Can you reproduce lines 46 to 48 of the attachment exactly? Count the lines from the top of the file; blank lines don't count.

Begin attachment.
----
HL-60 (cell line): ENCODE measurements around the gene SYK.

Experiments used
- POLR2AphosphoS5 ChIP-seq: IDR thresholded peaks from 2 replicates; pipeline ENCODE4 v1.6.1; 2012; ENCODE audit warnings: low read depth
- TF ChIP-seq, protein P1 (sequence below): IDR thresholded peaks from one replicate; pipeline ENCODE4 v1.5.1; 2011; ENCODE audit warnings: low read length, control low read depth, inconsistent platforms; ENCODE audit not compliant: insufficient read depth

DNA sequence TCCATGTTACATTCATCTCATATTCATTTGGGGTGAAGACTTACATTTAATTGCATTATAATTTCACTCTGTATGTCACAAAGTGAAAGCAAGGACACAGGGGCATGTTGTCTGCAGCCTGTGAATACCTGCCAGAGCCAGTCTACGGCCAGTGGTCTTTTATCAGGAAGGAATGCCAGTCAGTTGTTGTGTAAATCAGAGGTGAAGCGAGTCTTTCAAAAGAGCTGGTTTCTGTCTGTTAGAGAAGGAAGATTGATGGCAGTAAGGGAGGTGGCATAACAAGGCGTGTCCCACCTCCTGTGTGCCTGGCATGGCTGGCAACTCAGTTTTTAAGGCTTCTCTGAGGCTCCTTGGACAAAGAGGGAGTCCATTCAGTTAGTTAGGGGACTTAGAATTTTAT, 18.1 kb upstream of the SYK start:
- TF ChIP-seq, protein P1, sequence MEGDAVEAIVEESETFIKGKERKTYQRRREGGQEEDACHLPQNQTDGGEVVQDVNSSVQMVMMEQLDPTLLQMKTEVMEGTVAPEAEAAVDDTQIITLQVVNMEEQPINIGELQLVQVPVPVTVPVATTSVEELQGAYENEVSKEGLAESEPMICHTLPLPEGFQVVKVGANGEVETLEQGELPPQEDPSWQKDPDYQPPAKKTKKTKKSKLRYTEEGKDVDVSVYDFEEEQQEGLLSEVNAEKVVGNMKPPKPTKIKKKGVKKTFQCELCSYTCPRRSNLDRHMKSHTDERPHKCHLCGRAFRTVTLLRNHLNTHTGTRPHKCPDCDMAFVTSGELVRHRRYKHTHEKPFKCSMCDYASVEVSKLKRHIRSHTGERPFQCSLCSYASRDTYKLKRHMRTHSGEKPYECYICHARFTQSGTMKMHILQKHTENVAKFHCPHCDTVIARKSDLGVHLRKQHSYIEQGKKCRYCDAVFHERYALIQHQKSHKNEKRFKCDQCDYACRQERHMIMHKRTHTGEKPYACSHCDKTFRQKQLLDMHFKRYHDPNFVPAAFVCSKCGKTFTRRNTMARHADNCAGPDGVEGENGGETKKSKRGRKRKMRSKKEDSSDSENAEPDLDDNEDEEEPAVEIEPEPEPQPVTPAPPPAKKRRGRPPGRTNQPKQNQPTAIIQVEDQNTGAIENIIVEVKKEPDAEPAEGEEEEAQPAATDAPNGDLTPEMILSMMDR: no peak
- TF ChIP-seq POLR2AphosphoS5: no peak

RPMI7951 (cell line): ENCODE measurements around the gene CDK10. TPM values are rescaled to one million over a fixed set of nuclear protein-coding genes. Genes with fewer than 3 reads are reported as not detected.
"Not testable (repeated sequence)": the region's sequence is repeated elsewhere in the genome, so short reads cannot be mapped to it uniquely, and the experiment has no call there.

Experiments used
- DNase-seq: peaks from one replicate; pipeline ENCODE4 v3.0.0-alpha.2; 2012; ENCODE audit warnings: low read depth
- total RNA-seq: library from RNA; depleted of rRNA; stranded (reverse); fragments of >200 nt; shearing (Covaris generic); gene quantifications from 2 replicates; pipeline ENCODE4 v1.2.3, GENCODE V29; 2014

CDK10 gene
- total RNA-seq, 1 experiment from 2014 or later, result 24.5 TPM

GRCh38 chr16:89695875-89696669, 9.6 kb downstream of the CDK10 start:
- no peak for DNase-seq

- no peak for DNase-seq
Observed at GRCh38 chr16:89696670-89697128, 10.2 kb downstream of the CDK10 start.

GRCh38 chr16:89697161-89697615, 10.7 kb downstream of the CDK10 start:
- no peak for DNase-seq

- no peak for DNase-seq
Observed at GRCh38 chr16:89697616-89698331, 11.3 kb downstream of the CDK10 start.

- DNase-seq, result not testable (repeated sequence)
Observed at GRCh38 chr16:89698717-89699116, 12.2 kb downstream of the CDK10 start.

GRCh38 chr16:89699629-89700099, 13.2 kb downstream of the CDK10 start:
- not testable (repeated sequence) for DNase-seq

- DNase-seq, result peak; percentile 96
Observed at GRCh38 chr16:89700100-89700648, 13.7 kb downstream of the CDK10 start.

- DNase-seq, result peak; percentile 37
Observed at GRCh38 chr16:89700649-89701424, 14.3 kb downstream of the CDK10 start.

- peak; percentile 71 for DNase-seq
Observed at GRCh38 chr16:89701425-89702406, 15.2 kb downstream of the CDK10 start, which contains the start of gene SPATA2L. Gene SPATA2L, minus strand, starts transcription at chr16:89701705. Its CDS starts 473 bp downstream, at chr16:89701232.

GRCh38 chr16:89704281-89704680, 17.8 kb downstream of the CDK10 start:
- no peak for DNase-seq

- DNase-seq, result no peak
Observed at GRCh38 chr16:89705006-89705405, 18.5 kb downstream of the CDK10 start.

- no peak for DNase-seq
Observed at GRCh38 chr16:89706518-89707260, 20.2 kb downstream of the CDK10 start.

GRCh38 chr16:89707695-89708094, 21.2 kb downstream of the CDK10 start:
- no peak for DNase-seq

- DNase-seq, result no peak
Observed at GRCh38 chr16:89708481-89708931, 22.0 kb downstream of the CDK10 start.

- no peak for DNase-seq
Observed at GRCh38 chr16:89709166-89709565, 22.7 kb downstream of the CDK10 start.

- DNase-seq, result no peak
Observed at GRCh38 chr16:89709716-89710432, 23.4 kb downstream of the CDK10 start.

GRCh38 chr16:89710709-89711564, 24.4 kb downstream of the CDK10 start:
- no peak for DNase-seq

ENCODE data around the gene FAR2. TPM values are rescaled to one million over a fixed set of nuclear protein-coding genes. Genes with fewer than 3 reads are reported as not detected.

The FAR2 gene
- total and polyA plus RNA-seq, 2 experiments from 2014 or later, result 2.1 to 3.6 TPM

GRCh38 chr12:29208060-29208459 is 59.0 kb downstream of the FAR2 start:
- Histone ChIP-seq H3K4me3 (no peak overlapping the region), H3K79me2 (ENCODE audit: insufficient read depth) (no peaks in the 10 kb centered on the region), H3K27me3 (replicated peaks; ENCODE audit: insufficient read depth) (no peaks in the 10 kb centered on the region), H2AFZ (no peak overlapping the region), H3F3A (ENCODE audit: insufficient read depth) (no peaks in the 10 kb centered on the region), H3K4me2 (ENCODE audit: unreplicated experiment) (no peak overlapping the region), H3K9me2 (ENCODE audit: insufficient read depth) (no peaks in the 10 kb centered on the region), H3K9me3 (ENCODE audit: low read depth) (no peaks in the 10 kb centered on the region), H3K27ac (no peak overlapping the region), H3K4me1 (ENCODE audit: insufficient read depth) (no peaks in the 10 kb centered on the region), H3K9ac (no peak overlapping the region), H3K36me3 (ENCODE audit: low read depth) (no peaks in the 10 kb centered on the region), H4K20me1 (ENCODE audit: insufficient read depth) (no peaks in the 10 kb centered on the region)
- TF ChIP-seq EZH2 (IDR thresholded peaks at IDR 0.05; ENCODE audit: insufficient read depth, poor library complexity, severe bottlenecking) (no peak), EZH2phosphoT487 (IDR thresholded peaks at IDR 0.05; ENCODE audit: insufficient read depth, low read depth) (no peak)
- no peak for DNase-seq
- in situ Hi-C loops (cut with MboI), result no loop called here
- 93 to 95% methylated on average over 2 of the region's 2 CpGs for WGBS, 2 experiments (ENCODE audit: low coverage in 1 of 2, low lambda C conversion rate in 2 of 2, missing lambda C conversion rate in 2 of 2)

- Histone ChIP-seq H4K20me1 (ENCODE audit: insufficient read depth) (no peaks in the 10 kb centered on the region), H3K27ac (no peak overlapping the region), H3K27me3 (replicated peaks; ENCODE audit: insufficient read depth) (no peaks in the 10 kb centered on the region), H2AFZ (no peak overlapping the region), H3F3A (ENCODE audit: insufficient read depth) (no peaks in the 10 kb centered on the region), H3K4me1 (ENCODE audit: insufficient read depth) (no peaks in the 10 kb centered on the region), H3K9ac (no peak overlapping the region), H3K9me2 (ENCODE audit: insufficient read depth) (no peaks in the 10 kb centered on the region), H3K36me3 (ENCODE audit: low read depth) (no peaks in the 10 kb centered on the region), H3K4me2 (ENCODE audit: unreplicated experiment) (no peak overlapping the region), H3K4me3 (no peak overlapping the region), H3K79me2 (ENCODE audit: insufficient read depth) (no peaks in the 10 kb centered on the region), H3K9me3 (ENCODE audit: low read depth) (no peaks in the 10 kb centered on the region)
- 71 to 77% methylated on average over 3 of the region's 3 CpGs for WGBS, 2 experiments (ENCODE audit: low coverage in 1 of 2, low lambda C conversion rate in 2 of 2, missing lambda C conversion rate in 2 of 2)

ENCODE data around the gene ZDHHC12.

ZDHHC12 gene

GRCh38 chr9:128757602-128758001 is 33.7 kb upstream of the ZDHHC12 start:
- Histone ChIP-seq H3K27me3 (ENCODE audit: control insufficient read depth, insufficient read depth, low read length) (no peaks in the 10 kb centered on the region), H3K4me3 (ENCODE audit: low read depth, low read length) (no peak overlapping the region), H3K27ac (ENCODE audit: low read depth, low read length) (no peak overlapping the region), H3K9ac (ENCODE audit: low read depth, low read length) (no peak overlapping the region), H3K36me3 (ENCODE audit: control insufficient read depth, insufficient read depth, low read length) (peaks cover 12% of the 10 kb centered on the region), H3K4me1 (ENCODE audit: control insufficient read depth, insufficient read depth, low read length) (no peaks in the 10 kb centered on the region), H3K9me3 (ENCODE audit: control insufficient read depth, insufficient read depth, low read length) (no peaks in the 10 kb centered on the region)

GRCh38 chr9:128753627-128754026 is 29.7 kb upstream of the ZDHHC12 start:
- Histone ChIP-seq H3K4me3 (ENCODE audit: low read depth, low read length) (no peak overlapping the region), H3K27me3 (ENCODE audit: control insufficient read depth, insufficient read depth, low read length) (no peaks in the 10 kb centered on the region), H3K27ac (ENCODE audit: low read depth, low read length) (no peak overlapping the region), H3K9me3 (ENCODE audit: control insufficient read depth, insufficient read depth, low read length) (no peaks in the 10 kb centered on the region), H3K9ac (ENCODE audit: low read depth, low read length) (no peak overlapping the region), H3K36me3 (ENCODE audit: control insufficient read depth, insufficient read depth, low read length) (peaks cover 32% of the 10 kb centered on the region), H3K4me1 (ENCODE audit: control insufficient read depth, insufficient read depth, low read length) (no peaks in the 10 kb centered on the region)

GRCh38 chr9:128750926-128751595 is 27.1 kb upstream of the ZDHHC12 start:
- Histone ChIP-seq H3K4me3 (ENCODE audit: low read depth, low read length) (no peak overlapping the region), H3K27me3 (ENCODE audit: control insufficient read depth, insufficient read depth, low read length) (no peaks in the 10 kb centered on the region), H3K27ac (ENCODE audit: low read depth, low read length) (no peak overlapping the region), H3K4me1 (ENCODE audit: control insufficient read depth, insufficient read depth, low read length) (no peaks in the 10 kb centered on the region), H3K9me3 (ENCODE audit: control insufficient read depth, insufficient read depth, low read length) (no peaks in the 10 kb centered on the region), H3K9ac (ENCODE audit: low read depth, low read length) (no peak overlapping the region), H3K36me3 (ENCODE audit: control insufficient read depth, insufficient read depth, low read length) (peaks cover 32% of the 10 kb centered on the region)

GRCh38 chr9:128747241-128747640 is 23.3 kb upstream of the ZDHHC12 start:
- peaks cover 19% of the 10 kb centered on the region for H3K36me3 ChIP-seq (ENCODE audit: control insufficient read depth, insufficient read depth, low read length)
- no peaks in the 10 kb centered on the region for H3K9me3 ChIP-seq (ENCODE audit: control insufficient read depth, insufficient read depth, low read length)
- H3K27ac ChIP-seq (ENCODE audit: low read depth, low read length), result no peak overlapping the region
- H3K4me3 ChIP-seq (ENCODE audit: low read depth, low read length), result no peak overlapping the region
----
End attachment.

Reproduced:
Observed at GRCh38 chr16:89709716-89710432, 23.4 kb downstream of the CDK10 start.

GRCh38 chr16:89710709-89711564, 24.4 kb downstream of the CDK10 start:
- no peak for DNase-seq